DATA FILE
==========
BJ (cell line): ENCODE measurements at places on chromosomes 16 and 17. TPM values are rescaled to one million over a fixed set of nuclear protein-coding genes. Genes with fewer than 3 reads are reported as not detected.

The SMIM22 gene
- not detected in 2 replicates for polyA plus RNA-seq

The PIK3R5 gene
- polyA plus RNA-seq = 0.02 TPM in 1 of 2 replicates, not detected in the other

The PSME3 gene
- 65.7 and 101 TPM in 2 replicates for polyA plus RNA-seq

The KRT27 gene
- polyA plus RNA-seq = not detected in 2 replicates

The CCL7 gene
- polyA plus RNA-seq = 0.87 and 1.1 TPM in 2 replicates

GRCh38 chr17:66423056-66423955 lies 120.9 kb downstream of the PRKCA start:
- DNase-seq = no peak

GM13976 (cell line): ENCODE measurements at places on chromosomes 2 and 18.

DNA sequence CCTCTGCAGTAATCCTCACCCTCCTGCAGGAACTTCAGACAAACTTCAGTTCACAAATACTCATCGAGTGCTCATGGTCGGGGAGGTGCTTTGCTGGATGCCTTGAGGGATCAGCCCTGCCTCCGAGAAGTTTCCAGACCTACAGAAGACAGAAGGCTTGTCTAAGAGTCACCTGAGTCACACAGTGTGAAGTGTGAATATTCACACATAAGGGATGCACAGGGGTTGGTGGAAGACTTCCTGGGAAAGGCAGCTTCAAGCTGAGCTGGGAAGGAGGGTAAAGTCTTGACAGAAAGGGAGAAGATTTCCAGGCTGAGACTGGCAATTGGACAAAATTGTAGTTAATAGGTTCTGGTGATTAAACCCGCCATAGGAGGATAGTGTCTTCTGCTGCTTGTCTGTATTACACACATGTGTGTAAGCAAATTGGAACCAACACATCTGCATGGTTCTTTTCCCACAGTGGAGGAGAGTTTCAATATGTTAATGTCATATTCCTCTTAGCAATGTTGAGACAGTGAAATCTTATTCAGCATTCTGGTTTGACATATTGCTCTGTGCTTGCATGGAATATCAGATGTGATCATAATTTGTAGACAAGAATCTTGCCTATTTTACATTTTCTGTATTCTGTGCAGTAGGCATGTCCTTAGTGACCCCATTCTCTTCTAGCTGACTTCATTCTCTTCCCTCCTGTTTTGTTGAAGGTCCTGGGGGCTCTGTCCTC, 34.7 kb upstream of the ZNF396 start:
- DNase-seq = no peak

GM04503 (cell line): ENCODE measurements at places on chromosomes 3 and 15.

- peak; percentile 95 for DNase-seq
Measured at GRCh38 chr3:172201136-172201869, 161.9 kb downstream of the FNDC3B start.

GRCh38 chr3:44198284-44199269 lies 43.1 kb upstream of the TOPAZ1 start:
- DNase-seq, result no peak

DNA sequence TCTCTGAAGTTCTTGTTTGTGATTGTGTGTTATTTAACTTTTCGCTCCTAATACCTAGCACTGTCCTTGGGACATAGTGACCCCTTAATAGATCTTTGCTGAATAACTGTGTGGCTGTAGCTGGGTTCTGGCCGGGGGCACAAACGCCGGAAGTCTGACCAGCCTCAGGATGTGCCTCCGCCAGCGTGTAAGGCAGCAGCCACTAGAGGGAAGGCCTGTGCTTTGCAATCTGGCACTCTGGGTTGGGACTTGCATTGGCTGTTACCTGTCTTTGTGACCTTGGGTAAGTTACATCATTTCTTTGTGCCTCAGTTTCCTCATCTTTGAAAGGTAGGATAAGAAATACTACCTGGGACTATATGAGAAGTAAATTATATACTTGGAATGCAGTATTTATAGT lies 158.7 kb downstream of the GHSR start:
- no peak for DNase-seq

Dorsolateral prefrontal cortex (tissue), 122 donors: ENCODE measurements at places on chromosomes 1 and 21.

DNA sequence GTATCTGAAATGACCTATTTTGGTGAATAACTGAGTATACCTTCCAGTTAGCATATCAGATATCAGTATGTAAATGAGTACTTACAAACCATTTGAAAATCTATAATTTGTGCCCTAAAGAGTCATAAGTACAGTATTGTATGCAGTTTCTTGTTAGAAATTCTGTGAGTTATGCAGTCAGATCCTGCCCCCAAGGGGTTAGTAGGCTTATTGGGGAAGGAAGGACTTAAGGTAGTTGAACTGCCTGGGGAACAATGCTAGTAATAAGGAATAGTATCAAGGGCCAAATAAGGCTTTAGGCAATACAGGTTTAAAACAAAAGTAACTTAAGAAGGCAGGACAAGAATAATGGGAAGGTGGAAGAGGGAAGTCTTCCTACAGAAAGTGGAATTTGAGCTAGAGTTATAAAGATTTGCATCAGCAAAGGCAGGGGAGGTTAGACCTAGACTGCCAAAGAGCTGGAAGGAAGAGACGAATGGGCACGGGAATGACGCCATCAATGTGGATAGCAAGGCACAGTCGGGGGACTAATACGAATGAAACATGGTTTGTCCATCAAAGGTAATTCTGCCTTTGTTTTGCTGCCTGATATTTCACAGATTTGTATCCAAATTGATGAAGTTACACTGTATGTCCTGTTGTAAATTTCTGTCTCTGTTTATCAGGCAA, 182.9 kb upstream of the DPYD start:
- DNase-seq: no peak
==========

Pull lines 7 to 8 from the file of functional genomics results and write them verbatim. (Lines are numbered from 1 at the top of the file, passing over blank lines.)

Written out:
- 65.7 and 101 TPM in 2 replicates for polyA plus RNA-seq

The KRT27 gene